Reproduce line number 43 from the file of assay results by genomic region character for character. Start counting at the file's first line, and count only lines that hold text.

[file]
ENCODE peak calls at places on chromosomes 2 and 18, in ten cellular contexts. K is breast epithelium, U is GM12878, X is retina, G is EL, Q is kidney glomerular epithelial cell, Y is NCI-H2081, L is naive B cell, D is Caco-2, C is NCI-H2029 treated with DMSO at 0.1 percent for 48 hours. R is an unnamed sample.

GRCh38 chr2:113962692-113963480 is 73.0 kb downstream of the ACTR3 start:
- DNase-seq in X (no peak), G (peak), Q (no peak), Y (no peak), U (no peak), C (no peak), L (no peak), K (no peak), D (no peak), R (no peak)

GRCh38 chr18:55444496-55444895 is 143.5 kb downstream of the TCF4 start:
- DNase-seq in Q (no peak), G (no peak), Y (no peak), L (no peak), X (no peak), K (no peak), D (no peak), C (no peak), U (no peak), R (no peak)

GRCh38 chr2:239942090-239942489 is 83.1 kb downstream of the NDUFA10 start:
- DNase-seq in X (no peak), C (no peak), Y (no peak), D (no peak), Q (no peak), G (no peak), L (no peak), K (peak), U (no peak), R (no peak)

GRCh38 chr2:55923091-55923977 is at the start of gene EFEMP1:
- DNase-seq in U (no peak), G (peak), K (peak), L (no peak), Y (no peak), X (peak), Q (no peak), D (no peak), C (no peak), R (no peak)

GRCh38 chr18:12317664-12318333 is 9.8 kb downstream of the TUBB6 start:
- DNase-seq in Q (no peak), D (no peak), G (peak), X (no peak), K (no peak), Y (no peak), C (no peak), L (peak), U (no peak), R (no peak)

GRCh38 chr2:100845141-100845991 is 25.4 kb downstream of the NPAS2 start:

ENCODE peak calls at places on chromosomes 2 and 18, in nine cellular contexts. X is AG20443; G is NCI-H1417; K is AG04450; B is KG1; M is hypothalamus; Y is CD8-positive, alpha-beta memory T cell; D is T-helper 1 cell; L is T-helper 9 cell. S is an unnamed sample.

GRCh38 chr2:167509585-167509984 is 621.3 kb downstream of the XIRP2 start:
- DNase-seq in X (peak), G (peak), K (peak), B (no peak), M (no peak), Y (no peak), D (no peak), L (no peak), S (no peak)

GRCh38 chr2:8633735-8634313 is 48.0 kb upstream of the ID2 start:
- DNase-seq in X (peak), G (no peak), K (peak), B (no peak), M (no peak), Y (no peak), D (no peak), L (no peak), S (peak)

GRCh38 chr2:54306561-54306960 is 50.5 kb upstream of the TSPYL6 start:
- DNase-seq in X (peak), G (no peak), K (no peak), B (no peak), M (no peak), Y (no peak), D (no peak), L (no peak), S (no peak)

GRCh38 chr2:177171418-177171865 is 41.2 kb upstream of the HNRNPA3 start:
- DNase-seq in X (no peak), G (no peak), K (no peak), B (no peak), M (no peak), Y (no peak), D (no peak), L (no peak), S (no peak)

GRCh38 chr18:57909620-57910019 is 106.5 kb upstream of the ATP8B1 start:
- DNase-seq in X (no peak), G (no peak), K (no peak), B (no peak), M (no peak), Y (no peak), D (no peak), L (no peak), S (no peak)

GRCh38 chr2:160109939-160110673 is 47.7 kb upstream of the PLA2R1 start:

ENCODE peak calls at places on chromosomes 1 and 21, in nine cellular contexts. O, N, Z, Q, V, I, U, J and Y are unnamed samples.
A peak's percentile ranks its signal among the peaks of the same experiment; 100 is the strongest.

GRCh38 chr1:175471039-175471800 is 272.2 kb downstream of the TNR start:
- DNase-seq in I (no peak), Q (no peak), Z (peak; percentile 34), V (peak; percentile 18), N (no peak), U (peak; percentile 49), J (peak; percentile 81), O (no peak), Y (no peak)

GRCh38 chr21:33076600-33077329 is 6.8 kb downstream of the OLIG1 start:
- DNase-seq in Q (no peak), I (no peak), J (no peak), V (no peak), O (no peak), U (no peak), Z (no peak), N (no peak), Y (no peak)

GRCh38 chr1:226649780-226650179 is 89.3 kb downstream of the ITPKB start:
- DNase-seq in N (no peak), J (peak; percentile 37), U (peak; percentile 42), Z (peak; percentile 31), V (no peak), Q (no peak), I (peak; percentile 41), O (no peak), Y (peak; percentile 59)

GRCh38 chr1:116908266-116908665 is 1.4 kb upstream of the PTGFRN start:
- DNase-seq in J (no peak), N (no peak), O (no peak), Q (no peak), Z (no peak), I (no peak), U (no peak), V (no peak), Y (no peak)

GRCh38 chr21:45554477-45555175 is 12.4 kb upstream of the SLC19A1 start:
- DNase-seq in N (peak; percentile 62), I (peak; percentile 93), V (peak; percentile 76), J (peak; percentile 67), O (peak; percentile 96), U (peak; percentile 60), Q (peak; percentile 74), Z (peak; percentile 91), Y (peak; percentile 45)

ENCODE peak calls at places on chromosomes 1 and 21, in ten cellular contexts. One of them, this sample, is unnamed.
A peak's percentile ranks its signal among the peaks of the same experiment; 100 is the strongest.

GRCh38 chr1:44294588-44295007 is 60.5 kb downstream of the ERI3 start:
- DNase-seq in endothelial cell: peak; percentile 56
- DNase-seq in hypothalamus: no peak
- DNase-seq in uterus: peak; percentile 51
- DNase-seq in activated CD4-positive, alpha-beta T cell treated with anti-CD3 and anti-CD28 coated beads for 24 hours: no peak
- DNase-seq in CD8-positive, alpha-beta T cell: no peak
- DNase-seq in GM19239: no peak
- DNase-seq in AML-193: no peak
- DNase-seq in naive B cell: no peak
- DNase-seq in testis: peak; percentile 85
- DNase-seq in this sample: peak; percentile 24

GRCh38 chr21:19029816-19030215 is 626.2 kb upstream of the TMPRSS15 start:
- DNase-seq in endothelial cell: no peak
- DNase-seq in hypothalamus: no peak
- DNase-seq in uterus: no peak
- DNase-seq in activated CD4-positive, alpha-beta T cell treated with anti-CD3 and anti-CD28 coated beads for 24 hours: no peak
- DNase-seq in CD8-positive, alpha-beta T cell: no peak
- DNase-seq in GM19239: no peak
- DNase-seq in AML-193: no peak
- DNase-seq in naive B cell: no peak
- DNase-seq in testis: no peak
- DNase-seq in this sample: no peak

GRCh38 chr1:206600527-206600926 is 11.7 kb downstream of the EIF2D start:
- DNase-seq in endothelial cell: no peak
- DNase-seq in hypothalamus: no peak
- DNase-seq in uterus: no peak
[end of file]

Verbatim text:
- DNase-seq in activated CD4-positive, alpha-beta T cell treated with anti-CD3 and anti-CD28 coated beads for 24 hours: no peak